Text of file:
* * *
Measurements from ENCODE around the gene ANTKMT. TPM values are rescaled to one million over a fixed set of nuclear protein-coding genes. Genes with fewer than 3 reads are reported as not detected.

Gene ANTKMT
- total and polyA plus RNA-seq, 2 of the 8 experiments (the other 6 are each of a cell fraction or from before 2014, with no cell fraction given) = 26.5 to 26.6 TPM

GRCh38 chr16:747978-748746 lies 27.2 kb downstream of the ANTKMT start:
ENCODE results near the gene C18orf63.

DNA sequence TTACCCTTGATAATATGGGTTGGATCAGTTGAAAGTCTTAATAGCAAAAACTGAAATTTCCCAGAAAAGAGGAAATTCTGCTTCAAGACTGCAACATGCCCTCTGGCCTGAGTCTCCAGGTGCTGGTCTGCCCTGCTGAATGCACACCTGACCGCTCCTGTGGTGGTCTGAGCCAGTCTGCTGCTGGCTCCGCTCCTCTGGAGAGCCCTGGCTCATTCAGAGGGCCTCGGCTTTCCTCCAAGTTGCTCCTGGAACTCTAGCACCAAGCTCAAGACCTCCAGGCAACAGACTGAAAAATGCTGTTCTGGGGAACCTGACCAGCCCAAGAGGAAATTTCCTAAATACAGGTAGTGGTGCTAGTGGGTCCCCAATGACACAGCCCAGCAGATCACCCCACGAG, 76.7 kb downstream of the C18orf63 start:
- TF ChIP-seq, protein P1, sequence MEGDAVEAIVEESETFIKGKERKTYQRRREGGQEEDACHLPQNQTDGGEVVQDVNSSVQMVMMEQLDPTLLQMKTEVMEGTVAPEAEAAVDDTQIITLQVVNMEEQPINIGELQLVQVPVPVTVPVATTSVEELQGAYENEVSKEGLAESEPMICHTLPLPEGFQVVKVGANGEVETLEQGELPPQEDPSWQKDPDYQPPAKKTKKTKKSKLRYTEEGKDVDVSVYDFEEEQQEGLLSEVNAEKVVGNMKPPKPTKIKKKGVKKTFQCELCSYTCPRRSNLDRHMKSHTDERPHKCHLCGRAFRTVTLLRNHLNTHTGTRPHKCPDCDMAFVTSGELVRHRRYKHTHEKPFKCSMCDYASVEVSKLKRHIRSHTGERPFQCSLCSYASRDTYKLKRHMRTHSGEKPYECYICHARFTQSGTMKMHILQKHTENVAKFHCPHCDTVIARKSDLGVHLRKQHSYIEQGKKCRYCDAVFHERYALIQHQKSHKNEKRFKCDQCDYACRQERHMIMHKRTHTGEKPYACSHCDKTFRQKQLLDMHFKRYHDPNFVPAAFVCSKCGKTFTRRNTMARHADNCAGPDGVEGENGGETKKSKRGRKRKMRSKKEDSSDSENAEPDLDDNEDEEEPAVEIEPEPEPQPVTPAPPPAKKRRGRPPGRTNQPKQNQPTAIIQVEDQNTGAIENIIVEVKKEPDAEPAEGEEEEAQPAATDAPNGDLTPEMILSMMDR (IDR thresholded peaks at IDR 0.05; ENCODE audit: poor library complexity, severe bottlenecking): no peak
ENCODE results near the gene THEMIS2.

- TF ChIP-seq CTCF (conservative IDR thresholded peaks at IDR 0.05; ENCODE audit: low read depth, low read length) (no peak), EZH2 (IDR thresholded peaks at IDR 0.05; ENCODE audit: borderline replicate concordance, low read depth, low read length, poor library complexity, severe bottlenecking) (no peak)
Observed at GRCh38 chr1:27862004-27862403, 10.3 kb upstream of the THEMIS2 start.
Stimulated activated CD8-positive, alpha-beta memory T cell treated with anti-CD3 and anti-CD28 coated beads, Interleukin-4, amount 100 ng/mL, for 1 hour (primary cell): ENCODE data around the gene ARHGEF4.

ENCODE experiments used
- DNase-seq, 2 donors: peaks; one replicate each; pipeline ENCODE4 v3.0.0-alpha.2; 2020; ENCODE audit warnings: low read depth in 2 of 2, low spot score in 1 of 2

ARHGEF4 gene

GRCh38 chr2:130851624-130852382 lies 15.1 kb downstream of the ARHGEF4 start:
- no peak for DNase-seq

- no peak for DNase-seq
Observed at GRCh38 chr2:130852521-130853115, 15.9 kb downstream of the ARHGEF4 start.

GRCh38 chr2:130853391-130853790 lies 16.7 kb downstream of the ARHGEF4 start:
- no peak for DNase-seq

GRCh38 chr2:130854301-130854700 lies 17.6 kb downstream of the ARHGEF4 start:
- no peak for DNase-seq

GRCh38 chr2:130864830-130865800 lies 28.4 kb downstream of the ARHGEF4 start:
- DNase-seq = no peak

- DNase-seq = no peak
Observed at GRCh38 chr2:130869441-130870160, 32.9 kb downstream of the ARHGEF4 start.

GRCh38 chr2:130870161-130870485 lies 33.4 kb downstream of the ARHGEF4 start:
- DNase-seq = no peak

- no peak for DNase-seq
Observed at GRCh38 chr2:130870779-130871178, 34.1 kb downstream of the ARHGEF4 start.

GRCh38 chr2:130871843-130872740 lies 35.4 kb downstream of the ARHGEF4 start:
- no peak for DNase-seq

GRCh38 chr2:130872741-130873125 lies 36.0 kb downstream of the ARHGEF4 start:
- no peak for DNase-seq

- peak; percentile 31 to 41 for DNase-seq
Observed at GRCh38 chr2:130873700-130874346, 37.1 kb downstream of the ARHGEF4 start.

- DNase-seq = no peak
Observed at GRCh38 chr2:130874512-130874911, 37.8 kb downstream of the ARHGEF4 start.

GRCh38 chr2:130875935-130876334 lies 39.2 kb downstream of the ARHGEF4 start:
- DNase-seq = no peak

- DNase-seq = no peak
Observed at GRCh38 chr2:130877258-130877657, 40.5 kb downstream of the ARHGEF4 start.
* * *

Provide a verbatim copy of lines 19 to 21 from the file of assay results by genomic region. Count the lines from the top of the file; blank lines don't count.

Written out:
GRCh38 chr2:130853391-130853790 lies 16.7 kb downstream of the ARHGEF4 start:
- no peak for DNase-seq

GRCh38 chr2:130854301-130854700 lies 17.6 kb downstream of the ARHGEF4 start: